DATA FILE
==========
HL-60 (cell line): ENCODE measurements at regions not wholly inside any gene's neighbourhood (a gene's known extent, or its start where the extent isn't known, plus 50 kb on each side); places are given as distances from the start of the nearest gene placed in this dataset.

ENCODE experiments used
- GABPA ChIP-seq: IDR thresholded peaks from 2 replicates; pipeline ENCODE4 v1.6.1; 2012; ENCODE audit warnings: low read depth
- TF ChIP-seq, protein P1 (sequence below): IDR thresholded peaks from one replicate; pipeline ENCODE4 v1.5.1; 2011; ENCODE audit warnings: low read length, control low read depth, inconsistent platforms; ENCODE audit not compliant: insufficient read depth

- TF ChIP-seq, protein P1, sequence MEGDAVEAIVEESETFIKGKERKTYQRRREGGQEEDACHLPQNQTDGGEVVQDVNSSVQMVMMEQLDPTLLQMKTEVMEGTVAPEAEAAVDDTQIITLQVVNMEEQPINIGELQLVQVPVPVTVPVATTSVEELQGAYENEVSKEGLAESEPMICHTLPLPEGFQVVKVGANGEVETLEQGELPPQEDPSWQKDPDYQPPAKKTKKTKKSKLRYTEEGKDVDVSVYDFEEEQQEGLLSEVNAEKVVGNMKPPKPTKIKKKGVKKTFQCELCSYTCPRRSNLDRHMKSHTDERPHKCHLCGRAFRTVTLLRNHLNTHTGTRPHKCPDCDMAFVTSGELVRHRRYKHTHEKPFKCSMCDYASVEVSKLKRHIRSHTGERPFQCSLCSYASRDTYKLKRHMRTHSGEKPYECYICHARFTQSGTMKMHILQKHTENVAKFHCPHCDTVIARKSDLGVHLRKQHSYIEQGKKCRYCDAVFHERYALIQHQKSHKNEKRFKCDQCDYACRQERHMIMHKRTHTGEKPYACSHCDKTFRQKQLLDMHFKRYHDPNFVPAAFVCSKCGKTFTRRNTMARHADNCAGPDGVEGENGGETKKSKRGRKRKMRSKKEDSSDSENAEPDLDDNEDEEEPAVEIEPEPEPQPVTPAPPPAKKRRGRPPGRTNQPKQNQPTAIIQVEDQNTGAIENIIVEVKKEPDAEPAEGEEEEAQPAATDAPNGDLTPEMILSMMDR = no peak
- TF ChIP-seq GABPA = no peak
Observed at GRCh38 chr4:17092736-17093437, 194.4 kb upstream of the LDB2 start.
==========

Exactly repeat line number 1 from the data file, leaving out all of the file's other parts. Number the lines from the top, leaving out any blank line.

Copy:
HL-60 (cell line): ENCODE measurements at regions not wholly inside any gene's neighbourhood (a gene's known extent, or its start where the extent isn't known, plus 50 kb on each side); places are given as distances from the start of the nearest gene placed in this dataset.